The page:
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Born on a Blue Day: Inside the Extraordinary Mind of an Autistic Savant


One of the worlds only 50 living autistic savants is the first to tell his compelling and inspiring life story, and explain how his incredible mind ... Show synopsis

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Reviews of Born on a Blue Day: Inside the Extraordinary Mind of an Autistic Savant

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  • Autism May 4, 2010
    by bevt

    This is a very interesting book for those interested in human behaviour. The author gives the reader a view of his mind - how he thinks and behaves, and why he reacts to circumstances and events in the way he does.

    In certain instances he is a bit detailed (e.g. a card game that he devised), but this is how he thinks.

    A very interesting read, which I highly recommend.

  • Rainbow Brilliance Apr 26, 2007
    by ReadtheBestBooksFirst

    is piqued among thinkers, readers, and academicians about
    savants---what goes on in their heads, and how do they arrive at ideas
    and solutions which evade the rest of us? Born on a Blue Day gives
    great insight into these mysteries from the personal point of view of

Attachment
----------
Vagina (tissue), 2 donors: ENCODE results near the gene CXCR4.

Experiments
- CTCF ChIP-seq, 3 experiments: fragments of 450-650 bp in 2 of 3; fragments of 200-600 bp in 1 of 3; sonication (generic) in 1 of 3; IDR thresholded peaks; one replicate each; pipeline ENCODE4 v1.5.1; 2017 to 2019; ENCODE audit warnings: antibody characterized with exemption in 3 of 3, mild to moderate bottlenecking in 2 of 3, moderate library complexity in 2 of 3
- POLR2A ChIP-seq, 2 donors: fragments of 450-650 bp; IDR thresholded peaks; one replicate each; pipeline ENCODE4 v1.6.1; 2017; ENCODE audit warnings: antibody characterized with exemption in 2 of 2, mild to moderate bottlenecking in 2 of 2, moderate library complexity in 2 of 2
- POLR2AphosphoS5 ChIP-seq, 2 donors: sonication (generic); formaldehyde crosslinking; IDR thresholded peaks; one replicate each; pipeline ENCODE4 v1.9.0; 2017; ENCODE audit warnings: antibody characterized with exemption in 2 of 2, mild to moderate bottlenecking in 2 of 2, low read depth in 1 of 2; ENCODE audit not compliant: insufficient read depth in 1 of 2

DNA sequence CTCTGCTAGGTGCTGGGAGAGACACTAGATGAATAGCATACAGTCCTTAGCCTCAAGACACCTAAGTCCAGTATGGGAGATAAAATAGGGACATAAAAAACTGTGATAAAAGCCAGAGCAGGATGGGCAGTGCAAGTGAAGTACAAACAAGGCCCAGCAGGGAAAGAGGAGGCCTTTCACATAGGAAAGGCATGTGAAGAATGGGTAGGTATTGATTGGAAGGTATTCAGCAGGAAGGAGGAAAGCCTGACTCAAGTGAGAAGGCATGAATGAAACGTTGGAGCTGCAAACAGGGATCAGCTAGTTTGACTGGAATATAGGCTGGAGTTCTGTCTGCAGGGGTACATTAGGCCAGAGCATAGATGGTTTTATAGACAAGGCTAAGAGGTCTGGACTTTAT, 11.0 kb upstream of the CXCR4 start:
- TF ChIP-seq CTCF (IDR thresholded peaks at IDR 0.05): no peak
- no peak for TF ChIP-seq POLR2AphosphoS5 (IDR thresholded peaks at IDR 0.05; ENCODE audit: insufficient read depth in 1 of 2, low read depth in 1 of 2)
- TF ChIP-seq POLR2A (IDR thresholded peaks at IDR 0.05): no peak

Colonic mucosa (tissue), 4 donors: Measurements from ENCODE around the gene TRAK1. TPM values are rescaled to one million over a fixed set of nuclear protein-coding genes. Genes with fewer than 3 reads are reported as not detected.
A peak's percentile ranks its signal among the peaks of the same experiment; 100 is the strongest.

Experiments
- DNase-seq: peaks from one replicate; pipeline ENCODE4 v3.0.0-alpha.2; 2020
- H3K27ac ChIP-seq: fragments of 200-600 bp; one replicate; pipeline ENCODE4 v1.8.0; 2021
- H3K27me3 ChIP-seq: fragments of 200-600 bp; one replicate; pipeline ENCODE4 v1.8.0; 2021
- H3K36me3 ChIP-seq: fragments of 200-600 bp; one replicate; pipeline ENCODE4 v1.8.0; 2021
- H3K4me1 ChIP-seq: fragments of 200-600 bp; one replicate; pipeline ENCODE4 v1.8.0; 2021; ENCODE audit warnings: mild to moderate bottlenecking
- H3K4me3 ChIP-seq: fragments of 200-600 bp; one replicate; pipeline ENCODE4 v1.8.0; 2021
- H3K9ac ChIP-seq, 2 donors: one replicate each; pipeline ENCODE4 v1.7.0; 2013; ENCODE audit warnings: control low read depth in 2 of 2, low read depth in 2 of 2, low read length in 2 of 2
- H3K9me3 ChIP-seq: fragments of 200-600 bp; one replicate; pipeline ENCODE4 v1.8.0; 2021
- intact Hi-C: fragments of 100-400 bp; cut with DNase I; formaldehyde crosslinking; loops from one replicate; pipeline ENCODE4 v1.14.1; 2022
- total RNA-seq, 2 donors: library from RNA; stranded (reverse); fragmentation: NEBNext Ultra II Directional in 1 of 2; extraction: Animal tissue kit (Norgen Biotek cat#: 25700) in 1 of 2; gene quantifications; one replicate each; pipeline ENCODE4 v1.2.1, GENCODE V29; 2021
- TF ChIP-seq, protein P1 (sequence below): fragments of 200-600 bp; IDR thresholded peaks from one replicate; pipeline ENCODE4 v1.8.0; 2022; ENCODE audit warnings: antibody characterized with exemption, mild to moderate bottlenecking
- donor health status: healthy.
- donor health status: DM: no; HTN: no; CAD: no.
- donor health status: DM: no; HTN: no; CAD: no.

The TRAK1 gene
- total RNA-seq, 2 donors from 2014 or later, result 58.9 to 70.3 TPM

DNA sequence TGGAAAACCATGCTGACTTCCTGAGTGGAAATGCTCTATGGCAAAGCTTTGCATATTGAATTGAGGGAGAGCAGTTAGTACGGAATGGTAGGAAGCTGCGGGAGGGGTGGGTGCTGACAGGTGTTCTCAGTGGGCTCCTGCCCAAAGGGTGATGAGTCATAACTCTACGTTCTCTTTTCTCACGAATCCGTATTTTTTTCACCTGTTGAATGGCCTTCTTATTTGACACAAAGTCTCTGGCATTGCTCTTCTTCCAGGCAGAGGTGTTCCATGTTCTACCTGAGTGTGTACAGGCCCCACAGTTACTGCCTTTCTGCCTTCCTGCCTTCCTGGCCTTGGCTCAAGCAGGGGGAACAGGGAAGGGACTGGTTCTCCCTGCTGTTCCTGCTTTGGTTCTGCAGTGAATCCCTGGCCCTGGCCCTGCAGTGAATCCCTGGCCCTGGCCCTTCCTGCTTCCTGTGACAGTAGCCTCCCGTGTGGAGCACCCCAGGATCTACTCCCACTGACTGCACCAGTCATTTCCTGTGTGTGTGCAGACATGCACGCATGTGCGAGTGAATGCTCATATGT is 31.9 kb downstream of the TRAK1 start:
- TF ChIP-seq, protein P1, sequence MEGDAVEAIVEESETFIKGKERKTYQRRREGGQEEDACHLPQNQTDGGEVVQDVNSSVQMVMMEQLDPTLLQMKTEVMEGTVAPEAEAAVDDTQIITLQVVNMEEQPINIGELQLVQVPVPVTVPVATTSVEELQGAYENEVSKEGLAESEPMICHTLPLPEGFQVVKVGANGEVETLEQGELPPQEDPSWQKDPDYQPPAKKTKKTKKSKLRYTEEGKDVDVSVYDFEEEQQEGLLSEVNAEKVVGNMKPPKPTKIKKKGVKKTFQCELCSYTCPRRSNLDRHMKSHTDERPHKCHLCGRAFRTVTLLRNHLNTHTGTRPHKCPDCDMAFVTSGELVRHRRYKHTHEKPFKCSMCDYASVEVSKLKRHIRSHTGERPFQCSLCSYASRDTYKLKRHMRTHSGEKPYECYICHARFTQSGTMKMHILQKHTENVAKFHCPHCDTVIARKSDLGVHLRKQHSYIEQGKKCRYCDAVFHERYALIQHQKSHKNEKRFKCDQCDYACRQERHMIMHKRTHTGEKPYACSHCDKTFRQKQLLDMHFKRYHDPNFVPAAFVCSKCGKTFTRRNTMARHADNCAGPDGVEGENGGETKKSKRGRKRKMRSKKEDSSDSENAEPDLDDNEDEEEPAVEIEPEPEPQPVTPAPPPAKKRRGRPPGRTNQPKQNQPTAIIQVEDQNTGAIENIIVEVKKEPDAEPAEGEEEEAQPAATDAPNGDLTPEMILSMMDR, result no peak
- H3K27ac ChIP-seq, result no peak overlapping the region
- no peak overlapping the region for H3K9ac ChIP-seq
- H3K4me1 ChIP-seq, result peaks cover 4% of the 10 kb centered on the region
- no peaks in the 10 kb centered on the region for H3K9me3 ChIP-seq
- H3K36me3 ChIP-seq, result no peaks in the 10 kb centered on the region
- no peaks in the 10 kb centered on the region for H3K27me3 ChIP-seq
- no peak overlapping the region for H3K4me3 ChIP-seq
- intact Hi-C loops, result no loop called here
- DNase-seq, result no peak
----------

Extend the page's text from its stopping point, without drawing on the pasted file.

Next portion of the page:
Daniel Tammet, an autistic savant living in England. He is uniquely
    able to describe what he "sees" as he thinks about numbers and mentally
    completes mathematical calculations. His life story is engagingly told
    with occasional glimpses into the difficulties he encounters in social
    situations. It was especially revealing to follow Daniel's fascination
    with pi that led to his memorization and recitation of its digits to
    22,514 places, setting the European record. In the book he includes
    illustrations of the groupings of color he sees in his head which help him
    recall the order of the digits of pi. The very human side of Daniel is
    refreshing as he describes his best friend, intellectual challenges,
    and how he is making a living via the internet. This book will make you
    feel better about our world and the people in it.

  • ***** Apr 11, 2007
    by gofish

    I found the book interesting as it spoke to anthropological origns of thought in the feeling and textures, synesthesias, created by sensory data as this man tries to integrate and relate to the world at large. There is a gestalt found in between the categories of his external ordering and categorization that reveals how he know s and feels.

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